7.) If the futures are in an uptrend, but your stock is moving down this could signal a possible explosive move down when the futures start to go back down again. The same applies in reverse for moves up.
    8.) Look at the previous days trading range by subtracting the high of the day from the low of the day. You may want to add this into a stock scanning program so you can find stocks which had a range of $1+ for example. Stocks with large ranges will give more opportunities for larger moves for you to capture compared to stocks which only fluctuate by a few cents each day.
    9.) Watch out for stocks that have a significant gap at the open, either up or down. Stocks that have gapped are likely to have good volume and swings in price, presenting good trading opportunities. A gap is defined by the opening of the bar being greater or less than the close of the previous bar. If a stock closed at $85 yesterday and opened at $88 today, then it has gapped up by $3.
    10.) The Asian and European markets can be used as a possible guide to get an idea of which direction the US market is likely to go in. For example, if the Nikkei is down 3%, the DAX is down 2.3% then there is a strong possibility the US Futures and stocks will end up down overall. The US futures will have been trading down in their overnight session with Asia/Europe aswell, so there could be an immediate rally at the 9am open before moving down further.

  4. Max M says:

    If you’re a rookie in investing or stocks, go to

    http://www.finance.yahoo.com.

    Open up a portfolio without using real money. You can give yourself as much or as little money to try out the market. The stocks you want to focus on is consumer staples, consumer discretionary, and healthcare. These are DEFENSIVE stocks that will survive through good and bad times. Most of my positions are in these stocks. Some names include 3M, Procter & Gamble, Kimberly Clark, Exxon Mobil, Walmart, Costco. Everybody’s got to eat and wipe their butts regardless of the state of economy. Many of these companies survived through the Great Depression.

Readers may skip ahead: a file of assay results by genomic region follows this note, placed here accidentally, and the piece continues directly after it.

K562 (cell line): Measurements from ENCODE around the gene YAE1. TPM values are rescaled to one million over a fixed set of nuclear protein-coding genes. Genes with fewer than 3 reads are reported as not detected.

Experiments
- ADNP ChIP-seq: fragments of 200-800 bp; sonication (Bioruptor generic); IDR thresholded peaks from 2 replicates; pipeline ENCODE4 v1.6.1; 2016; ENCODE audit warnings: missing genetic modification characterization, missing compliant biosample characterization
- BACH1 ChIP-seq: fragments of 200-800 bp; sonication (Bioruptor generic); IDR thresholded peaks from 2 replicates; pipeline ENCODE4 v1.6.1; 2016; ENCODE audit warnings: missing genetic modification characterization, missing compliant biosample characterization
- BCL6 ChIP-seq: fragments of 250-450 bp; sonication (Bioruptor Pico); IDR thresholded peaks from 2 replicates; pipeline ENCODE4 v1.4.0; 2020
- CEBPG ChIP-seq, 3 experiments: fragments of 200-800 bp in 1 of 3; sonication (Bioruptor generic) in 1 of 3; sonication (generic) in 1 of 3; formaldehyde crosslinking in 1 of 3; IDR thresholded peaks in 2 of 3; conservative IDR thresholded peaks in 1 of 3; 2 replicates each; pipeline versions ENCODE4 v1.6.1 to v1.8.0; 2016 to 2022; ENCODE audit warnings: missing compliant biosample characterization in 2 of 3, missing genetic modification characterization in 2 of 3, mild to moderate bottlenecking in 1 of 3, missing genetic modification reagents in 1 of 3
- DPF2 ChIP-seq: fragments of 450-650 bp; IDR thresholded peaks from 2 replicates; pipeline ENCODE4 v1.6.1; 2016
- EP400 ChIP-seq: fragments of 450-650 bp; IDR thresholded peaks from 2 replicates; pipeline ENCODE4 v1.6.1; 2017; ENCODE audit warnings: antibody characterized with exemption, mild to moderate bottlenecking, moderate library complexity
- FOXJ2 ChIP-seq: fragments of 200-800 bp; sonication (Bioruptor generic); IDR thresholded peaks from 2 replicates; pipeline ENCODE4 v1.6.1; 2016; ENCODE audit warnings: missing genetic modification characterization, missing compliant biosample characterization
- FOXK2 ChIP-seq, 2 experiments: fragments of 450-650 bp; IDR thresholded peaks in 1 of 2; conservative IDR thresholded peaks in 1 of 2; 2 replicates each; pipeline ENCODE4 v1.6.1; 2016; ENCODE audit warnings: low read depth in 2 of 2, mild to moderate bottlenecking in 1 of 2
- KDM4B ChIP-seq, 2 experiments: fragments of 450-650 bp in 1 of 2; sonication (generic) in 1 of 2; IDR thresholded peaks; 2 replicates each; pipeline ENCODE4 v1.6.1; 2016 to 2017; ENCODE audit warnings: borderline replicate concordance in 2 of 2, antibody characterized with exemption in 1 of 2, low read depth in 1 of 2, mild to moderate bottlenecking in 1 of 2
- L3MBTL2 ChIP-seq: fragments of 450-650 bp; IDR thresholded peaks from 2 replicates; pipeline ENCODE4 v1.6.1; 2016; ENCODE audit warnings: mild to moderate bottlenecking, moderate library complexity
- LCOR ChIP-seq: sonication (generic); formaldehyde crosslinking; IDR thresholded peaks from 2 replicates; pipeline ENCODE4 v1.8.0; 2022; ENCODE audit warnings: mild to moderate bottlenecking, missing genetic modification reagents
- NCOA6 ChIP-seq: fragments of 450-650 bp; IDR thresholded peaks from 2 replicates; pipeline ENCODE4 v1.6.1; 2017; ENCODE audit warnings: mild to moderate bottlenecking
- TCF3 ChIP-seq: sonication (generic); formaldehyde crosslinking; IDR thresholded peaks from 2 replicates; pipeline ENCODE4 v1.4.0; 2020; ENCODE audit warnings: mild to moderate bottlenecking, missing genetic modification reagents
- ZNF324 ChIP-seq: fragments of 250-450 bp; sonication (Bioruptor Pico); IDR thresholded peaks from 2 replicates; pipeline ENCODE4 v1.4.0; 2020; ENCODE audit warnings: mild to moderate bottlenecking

That’s the benefits. You can sleep at night knowing your money is doing well. There are NO guarantees that you won’t lose money. It’s just that these stocks are the best. They pay good dividends too.

    Then once you’re comfortable and test the waters of the market, you can finally put some real money in. Go to Scottrade.com. They’re excellent for beginners.

    If you’re new to stocks, DON’T DAY TRADE. You’ll a rookie in a world of professionals. I tried day-trading with Citigroup and AIG when they were a little bit over $1. I had some luck at first, making about $30 a day but I was way over my head. My luck didn’t last long and I had to rethink my strategy.

    Day trading involves A LOT of commissions to the broker. With all the commissions deducted from each trade, you’ll be lucky if you only lose half your money.

    I would just day trade using Yahoo! Finance. Open a stimulation account, give yourself $100 worth of fake money and play it in the stimulation format. You’ll see what I mean by losing money every easily.

    Good luck.